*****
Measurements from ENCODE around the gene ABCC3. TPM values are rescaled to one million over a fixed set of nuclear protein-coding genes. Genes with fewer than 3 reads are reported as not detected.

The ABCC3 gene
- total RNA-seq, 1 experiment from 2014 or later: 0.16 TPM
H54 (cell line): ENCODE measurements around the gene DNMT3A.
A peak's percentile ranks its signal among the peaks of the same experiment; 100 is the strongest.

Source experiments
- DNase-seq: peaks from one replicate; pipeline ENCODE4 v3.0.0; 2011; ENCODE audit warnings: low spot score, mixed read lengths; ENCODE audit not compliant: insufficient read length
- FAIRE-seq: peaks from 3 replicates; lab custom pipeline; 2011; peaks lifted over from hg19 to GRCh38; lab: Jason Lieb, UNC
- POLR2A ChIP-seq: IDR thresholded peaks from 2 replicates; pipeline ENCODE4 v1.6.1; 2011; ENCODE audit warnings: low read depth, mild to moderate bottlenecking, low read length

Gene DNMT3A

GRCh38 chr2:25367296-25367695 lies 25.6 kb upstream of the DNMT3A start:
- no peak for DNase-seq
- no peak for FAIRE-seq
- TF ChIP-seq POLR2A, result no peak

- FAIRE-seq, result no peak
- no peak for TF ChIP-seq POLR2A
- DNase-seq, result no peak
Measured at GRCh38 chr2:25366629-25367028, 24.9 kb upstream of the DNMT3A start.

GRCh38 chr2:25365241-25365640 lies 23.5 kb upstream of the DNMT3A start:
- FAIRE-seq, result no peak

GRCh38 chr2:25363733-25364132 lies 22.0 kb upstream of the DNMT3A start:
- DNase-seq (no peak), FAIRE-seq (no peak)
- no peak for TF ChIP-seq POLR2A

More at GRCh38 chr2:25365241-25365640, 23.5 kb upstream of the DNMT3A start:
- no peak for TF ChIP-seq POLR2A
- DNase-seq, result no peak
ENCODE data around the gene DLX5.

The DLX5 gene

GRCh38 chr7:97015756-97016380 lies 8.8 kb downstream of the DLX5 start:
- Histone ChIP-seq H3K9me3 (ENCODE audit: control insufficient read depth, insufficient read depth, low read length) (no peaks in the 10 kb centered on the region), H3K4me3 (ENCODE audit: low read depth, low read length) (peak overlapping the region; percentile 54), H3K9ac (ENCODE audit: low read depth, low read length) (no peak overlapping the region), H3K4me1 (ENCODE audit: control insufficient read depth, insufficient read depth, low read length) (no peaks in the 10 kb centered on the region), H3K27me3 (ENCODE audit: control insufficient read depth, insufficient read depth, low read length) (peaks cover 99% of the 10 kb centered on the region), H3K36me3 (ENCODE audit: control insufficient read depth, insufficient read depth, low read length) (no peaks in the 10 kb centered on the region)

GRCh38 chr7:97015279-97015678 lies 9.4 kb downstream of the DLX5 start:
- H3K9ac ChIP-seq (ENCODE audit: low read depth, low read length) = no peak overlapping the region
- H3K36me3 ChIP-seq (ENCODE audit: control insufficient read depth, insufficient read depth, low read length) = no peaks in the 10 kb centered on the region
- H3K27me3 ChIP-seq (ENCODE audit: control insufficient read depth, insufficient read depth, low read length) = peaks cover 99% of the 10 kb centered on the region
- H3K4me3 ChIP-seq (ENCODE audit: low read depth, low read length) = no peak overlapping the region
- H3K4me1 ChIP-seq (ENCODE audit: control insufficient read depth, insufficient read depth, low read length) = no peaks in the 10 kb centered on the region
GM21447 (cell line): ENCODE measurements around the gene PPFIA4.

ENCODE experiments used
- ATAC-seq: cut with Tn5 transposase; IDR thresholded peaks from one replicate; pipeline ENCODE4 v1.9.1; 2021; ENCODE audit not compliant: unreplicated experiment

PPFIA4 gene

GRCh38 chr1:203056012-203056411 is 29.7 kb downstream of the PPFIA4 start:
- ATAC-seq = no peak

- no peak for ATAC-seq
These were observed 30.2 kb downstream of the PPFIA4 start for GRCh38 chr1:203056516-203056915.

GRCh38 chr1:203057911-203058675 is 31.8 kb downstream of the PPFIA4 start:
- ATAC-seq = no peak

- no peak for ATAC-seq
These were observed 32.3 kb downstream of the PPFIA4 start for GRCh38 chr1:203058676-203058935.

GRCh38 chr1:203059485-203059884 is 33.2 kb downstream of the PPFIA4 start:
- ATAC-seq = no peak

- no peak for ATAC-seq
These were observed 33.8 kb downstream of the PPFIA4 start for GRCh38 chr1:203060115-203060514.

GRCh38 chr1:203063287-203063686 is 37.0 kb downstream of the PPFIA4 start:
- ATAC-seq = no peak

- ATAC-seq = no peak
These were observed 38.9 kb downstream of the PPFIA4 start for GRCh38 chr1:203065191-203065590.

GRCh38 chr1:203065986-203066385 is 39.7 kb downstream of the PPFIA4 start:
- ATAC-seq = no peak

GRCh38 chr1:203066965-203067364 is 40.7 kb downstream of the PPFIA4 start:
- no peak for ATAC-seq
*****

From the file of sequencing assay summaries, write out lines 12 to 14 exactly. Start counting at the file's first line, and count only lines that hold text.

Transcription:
- no peak for DNase-seq
- no peak for FAIRE-seq
- TF ChIP-seq POLR2A, result no peak